问答题 Practice 3 Einstein was one of the intellectual heroes of history, and such heroes, like Newton and like Darwin, are always twofold — rebels in their work and heretics in society. He prized the integrity of man's personality more highly than man's science. Back in the 1920's he said, in some desultory interview, that two discoveries might destroy mankind: atomic energy and universal thought-reading. The wry prophecy sums up Einstein's passions. He saw deeply into nature, her promise and her threat, but he was not too abstracted to remember .the fallibility of men. For him the key to the world lay in the minds of men. He fought for freedom of the mind from his rebellious school-days and the manifesto of 1914 to his dying day. In his last years he spoke out constantly against the inquisition which then darkened America. But even his love for science and for freedom was not abstract. These were for him the high places of the human mind, and he lived those; he loved people. His richness of sympathy made him a symbol to an age. It carried his ideas beyond their scientific setting so that, more profoundly than the work of any philosopher, they changed the outlook of philosophy. All his ideas grew from one conception: that the world is not given to us absolutely, but is something which we actively observe and thereby shape. For Einstein was a practical thinker; to him, truth was that which is experienced in action. When he died, on April 18, 1955, Einstein had created a new empiricism, as revolutionary and as lasting as that with which Galileo laid the foundation of science.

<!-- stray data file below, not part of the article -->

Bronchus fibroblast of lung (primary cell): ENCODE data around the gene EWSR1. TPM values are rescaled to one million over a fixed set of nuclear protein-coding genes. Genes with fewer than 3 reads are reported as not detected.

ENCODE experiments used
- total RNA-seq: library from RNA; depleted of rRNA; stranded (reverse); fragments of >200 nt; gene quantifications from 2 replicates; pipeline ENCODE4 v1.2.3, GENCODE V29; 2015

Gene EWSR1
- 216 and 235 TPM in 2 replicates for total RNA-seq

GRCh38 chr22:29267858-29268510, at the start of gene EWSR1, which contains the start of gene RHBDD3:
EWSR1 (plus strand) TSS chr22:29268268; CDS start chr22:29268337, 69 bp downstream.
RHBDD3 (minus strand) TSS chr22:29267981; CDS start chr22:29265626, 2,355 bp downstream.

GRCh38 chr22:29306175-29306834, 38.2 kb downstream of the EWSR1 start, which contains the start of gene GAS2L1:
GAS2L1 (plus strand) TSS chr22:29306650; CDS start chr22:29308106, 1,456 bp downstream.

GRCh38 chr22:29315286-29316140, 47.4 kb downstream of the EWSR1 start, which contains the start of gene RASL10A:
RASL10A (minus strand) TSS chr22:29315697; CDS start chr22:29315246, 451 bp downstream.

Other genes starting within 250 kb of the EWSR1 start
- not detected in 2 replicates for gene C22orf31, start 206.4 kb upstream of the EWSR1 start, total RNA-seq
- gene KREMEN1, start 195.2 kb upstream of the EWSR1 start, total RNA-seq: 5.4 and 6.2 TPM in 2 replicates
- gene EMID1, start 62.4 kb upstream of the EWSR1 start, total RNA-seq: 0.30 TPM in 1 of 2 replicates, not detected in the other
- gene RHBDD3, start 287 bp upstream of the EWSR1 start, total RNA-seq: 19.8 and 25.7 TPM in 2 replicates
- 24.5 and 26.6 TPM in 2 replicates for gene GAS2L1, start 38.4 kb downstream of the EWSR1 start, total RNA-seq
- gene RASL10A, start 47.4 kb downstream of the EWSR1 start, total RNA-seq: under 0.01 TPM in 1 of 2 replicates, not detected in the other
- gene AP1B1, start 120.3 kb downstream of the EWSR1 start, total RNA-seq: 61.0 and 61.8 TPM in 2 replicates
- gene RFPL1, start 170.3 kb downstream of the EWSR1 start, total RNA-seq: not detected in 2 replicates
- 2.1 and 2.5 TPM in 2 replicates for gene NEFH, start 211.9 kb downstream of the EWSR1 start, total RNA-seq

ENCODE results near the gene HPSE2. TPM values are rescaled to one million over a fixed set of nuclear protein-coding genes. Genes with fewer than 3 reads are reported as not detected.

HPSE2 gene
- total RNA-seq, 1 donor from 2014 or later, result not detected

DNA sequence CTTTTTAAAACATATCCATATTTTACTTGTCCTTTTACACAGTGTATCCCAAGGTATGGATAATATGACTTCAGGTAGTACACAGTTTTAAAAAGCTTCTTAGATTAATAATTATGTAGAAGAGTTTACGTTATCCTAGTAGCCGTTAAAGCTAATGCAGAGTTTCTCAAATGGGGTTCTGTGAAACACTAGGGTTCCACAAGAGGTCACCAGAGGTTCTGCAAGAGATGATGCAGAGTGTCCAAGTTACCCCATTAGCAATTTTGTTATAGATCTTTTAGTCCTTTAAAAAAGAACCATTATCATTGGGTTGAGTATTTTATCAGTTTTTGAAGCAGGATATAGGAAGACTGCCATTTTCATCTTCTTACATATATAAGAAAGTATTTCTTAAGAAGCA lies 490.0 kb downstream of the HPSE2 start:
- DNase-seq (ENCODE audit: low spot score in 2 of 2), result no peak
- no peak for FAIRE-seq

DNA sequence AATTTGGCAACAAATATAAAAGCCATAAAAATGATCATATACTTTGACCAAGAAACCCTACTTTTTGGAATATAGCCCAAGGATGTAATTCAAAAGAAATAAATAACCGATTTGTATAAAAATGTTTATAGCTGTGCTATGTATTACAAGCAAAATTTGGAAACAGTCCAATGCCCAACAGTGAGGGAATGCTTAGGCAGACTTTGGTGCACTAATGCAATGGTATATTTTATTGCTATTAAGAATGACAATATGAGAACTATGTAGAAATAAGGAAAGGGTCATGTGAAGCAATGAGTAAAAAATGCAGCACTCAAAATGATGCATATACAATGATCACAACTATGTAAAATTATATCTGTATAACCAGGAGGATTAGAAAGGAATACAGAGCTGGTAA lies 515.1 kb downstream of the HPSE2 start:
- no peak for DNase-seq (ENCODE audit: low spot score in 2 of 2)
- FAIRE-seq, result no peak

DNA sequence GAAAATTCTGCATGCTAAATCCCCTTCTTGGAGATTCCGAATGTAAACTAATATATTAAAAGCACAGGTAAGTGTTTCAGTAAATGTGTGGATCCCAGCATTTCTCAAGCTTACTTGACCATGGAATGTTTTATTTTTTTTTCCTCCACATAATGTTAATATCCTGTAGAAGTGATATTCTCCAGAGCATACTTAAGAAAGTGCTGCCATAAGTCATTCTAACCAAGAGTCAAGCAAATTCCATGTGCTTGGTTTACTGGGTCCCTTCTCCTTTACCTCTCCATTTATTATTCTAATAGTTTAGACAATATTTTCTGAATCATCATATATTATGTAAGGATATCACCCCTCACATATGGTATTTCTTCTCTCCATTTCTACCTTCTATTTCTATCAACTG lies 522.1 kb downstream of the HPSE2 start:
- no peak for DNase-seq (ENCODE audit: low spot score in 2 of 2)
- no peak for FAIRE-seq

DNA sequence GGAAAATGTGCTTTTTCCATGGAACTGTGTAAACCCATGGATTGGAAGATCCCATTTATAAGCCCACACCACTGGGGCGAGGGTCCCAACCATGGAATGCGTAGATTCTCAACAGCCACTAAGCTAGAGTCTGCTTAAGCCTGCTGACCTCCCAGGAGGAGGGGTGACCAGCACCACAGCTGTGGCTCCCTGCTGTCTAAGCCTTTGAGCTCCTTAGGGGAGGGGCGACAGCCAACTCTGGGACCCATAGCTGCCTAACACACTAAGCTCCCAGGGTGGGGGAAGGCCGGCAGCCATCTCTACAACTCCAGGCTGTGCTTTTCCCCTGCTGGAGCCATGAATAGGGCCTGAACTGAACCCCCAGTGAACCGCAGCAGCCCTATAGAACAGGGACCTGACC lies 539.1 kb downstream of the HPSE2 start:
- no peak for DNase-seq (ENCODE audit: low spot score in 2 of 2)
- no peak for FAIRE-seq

问答题 Practice 2 President Bill Clinton's My Wife shows US the progress of a remarkable American, who, through his own enormous energies and efforts, made the unlikely journey from Hope, Arkansas, to the White House—a journey fueled by an impassioned interest in the political process which manifested itself at every stage of his life：in college, working as an intern for Senator William Fulbright; at Oxford, becoming part of the Vietnam War protest movement；at Yale Law School, campaigning on the grassroots level for Democratic candidates；back in Arkansas, running for Congress, attorney general, and governor. We see his career shaped by his resolute determination to improve the life of his fellow citizens, all unfaltering commitment to civil rights, and an exceptional Understanding of the practicalities of political life. We come to understand the emotional pressures of his youth—born after his Father's death；caught in the dysfunctional relationship between his feisty, nurturing mother and his abusive stepfather, whom he never ceased to love and whose name he took；drawn to the brilliant, compelling Hillary Rodham, whom he was determined to marry；passionately devoted, from her infancy, to their daughter, Chelsea, and to the entire。Experience of fatherhood; slowly and painfully beginning to comprehend how his early denial of pain led him at times into damaging patterns of behavior.